4. Use your head when you package your entry. One of the Best of British entrants copied six of her layouts onto one sheet of paper, then folded that paper into itsy bits and stuffed it all into a tiny envelope. It came out looking like an origami project gone wrong. Two of the manuscripts I received were packaged in stuff that caused a huge mess, with stuff falling out, sticking to everything, and generally causing havoc. Another chose a box so big that I might have to add an addition to my home to store it. Another taped and bound her manuscript with such gusto that I spent twenty minutes trying to release the papers and a half an hour prepping the packing materials for the recycling bin. One person three-hole punched his manuscript and put it in a binder. Most readers prefer loose pages. That means we can slip them into a bag and haul them around with us easily. The binder was definitely overkill, although I appreciated that he was trying to make it easier on me, it wasn't.

5. Be honest but not stupid. Don't tell the judges you just whipped this project out in your spare time for a lark. Look at it from a judges' point of view. Here we are giving these entries our best, spending our time on them, ignoring our own work, and a person who didn't give this much effort is basically dissing our craft! If you don't care, don't enter. Leave the field open for people to whom the contest matters. Also, don't tell me how many contests you've entered and lost. That does not inspire confidence!

6. Tell me about yourself, but don't go overboard. One entrant in the Best of British did ten layouts all featuring photos of her. She was sprawled over a sofa with a rose in her teeth and the header was "BEAUTY." She was posed in a half shadow of a doorway with her head cocked back and her eyes closed. That one was called, "MYSTERY." By the time the other judges and I got to the fourth entry--"SEDUCTIVE"--we were rolling on the floor laughing. Needless to say, she didn't make it to the finals. By the same token, tell me your background, but twenty pages of stuff or a page that looks like it came from a publicity kit are not going to help you. They'll just make my eyes glaze over.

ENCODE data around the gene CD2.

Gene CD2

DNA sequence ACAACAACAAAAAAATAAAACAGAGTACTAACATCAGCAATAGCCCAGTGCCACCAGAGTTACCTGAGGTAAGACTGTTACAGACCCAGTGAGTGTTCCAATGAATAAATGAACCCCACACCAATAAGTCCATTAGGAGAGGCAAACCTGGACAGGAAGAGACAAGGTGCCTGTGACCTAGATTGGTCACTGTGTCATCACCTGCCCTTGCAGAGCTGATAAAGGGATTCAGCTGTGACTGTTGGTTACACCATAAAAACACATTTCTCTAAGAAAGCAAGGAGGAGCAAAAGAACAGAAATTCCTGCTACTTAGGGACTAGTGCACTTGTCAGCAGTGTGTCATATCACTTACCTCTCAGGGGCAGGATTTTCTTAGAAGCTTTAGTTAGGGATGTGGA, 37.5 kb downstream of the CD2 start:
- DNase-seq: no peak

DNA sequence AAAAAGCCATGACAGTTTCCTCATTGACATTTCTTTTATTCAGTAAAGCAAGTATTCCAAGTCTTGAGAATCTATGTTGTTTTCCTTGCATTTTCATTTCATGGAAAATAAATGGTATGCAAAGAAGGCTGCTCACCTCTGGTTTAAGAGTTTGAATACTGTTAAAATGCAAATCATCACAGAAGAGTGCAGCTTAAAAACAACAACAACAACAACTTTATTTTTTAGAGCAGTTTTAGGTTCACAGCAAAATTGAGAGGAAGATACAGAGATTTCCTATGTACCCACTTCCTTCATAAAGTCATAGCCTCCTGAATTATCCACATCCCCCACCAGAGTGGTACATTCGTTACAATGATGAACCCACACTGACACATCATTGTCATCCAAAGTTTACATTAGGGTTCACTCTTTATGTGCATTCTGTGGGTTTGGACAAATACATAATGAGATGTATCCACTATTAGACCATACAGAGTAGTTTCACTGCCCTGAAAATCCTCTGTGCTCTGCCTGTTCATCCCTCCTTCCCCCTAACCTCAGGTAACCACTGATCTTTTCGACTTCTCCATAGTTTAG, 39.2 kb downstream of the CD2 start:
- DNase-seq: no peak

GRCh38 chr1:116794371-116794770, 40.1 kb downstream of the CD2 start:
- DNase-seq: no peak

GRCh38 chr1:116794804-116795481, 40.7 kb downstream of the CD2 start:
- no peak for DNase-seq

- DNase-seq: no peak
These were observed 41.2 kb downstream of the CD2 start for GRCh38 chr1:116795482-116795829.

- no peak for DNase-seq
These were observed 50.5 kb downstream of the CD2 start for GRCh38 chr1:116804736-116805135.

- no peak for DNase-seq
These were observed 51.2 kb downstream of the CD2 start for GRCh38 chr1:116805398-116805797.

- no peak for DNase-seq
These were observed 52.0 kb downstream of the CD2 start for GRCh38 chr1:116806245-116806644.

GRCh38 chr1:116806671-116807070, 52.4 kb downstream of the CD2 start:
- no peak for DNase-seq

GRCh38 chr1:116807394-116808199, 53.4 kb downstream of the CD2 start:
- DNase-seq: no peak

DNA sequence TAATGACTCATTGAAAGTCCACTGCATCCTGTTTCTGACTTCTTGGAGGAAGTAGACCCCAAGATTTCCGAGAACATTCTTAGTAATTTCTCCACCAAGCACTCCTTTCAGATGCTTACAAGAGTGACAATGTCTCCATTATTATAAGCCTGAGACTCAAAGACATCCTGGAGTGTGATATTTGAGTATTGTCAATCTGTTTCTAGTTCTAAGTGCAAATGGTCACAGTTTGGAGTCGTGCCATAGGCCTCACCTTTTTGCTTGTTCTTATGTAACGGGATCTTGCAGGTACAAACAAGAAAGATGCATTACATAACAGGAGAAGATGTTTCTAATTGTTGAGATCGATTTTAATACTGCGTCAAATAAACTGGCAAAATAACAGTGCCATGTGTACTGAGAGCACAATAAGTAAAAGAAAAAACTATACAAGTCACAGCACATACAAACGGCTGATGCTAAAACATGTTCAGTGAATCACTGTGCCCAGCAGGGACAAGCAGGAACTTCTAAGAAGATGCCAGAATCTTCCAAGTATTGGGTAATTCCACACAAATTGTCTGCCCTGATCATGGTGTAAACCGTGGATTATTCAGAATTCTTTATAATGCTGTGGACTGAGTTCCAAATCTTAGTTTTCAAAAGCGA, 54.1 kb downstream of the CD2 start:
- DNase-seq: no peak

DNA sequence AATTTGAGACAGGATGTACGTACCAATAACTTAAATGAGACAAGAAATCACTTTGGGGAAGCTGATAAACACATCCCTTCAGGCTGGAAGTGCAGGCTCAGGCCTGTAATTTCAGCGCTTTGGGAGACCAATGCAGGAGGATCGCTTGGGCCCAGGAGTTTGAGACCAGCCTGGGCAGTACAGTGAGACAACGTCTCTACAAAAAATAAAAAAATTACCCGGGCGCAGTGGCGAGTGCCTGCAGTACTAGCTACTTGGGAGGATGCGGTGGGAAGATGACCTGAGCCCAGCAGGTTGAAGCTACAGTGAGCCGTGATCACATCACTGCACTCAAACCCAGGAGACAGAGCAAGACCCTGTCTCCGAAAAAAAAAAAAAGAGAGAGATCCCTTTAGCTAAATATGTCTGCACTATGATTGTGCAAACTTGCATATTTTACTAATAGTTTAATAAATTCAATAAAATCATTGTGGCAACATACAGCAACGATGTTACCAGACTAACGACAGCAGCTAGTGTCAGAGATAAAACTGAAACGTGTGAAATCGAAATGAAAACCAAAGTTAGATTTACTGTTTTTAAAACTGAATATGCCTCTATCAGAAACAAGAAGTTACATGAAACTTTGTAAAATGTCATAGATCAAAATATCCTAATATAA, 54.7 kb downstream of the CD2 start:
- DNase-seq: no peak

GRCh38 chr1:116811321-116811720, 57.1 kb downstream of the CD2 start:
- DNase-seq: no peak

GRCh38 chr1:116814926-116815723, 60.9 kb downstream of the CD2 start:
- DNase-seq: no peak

7. Make sure you mail your entry in plenty of time. It's really sad when an entry shows up after the deadline. Mail delivery can be unpredictable, and usually if you ask, the folks at the post office or at Fed Ex or wherever will give you the broadest range of arrival times. So do yourself a favor and mail/send your entry in early.

Then move on.

Yes, move on.

Don't fret about this contest. You learned something by getting ready for it. You completed something important. You grew. So you've already benefited, you see. And someone, somewhere saw your work and formed an opinion of you. If you don't make it to the winners' circle in this contest, you might still advance somewhere, somehow in another.

Yes, it's hard. Yes, you are nervous. And yes, we've all been through this. Remember that the judges know what this feels like. And we're rooting for you. We sincerely hope you'll do well, because we enjoy seeing good work.

Tuesday, November 2, 2010

How to Talk Like They Do in the Lou

Last week I took my niece Lexie, my sister Jane, and Lexie's son Skyler to lunch down in Florida. Since Skyler is only two, the nice greeter at Chili's gave him the kid's menu and a couple of crayons. I helped a little with the coloring, and then Skyler turned over the menu and there it was...the St. Louis Arch.

That's a photo I took of the Arch this summer looking straight up at it. It's an amazing piece of sculpture. In one way, it's like the pyramids in Egypt. You have no idea how big they are until you get right up next to them. The Arch is huge, the stainless steel panels are huge, and the way it soars up in the sky is breath-taking.

Of all the emblems of Mound City (a nickname for St. Louis), that's probably the most iconic.

I miss St. Louis now and again. I miss my neighbor Kathy and her husband, John, and their dog Bogey. I miss the colors of fall there. I miss knowing where everything was, and oh, a dozen small conveniences like Dierbergs and Annie Gunn's and having a Target right around the corner. For the most part, Northern Virginia feels like home now. It's funny that it only took me a year to be able to travel ANYWHERE confidently without the GPS. Today I dropped David off at the Amtrak Station in downtown DC and realized, "Hey, I know where I am!"

So if you get the chance to visit St. Louis, by all means go. Here's an article I wrote for AOL that will help you talk like a native.

Be sure to take the time to visit the Arch. It's just magnificent. You'll want to go underneath where the museum is and see the film on how the Arch was made. A friend who was living in St. Louis at the time told me that the two sides were not going to meet, but somehow they obviously worked that out.

There's a lesson there, I think. Even when stuff doesn't look like it's going to work out, don't give up too easily. I know that my husband is the most tenacious person I've ever met. A lot of times, I'll think, "This is the end of the road." But David will just keep on keeping on. And you know, he usually gets what he wants.

I hope I can emulate that quality more and more as life goes on.

This photo gives you an idea of the scale of the Arch. At night, the ambient light bounces off it, making a watery swirl of colors, a sort of metallic reflection of the water in the Mississippi River. And of course, the Arch is on the banks of the Mississippi, so that's very fitting.